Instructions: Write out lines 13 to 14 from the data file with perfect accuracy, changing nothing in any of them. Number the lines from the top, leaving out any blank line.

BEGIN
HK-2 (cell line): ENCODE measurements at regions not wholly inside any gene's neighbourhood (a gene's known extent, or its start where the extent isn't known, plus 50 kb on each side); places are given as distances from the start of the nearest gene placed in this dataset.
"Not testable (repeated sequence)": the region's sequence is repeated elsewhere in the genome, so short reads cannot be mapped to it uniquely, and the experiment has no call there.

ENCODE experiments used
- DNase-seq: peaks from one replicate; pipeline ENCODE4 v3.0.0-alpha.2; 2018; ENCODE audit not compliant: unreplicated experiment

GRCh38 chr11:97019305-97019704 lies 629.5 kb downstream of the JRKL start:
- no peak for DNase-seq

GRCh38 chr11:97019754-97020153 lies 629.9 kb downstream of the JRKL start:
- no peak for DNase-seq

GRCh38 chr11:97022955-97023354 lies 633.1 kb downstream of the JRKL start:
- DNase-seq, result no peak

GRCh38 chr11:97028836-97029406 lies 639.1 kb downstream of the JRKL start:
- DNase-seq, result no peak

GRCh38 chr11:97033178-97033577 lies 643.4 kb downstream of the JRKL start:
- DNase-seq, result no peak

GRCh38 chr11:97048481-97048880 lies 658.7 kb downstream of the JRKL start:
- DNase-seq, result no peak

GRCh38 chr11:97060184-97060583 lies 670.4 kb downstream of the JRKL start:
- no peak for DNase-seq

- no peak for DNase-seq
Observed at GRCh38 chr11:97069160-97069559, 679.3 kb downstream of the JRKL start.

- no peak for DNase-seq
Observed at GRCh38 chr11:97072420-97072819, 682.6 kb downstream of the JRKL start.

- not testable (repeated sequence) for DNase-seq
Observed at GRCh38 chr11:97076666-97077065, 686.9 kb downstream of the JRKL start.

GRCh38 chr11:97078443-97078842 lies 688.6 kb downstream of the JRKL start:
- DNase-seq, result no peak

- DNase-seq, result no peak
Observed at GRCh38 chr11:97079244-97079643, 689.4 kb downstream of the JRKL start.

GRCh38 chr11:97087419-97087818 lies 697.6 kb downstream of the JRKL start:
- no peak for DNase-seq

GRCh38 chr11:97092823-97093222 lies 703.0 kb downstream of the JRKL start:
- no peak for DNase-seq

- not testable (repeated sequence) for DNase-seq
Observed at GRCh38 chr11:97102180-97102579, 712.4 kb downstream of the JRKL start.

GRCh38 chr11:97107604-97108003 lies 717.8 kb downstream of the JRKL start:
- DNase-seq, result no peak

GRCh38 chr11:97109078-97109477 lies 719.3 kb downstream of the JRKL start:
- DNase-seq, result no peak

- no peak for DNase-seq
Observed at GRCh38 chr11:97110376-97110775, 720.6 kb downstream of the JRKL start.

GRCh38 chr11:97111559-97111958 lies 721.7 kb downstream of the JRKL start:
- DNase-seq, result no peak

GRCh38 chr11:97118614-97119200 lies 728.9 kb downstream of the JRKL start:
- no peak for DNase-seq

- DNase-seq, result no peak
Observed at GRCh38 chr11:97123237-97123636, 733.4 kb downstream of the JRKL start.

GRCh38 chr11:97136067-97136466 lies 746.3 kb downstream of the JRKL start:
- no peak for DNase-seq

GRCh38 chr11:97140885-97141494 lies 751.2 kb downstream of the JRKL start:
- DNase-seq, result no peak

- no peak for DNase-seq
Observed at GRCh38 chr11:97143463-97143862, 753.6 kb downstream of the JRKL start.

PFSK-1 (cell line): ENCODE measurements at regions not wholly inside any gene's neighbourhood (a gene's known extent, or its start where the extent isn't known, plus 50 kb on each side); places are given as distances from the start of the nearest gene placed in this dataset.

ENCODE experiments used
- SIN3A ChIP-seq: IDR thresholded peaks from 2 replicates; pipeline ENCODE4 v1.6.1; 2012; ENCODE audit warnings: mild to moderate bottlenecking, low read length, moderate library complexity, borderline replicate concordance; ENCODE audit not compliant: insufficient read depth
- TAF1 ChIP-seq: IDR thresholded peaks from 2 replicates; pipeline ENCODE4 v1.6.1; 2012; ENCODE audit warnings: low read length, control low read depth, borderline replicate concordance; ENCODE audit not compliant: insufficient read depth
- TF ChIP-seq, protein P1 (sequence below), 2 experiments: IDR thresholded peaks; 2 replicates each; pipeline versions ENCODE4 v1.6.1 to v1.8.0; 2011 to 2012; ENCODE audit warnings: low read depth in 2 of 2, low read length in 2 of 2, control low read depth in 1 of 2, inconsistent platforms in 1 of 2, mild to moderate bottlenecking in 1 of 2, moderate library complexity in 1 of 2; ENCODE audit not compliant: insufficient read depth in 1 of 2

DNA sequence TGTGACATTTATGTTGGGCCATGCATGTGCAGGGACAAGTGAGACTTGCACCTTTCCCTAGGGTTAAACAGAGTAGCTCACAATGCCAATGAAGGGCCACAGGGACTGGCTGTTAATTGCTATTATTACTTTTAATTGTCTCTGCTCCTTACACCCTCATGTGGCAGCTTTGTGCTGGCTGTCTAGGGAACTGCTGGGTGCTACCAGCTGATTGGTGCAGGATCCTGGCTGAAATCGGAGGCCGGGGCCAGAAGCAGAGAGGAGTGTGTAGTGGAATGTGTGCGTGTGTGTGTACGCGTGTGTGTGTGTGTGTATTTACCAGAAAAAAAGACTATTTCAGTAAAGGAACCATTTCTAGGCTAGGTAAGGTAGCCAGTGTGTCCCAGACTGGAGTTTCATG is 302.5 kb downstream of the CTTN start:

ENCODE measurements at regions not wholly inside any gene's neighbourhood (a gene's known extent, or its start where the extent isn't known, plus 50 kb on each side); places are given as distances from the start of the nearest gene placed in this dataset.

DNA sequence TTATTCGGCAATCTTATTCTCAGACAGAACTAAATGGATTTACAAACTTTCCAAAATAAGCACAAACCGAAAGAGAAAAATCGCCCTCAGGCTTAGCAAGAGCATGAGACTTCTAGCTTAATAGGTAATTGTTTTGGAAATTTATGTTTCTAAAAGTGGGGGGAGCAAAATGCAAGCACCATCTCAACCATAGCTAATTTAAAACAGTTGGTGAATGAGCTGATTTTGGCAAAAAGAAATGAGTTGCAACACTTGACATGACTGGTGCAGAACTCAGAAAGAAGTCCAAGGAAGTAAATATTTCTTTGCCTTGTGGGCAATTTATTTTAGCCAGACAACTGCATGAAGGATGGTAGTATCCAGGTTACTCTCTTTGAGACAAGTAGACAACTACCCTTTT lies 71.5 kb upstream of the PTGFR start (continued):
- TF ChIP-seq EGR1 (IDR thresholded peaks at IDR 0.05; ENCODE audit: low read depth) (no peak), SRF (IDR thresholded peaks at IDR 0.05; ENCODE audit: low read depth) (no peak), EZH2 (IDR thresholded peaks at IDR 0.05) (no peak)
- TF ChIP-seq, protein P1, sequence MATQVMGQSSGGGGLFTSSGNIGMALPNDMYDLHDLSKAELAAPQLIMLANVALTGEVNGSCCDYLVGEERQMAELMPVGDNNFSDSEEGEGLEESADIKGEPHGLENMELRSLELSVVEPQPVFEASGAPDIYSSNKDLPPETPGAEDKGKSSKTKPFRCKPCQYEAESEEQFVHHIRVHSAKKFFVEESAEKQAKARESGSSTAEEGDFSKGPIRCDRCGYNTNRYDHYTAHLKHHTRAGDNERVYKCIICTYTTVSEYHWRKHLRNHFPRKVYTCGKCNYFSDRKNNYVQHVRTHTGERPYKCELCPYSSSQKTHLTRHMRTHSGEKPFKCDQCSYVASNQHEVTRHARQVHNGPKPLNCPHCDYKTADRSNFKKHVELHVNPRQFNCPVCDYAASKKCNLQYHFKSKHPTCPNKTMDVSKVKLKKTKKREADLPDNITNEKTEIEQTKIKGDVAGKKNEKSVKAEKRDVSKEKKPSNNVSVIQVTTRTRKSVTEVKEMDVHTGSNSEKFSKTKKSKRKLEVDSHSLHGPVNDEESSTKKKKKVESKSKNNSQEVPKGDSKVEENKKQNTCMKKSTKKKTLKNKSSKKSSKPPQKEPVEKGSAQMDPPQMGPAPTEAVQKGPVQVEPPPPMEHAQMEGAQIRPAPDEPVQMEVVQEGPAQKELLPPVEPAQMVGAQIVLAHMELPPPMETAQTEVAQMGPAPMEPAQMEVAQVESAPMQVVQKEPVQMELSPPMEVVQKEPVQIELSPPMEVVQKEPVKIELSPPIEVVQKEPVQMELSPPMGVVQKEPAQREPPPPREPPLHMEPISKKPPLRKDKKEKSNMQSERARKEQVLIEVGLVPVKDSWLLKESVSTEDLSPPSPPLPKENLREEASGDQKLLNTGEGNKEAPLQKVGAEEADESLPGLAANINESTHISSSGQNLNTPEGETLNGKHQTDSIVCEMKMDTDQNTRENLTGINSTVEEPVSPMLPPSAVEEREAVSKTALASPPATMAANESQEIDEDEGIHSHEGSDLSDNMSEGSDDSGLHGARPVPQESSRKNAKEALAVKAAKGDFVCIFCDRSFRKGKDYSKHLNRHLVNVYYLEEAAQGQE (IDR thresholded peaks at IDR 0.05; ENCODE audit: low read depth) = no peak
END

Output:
GRCh38 chr11:97033178-97033577 lies 643.4 kb downstream of the JRKL start:
- DNase-seq, result no peak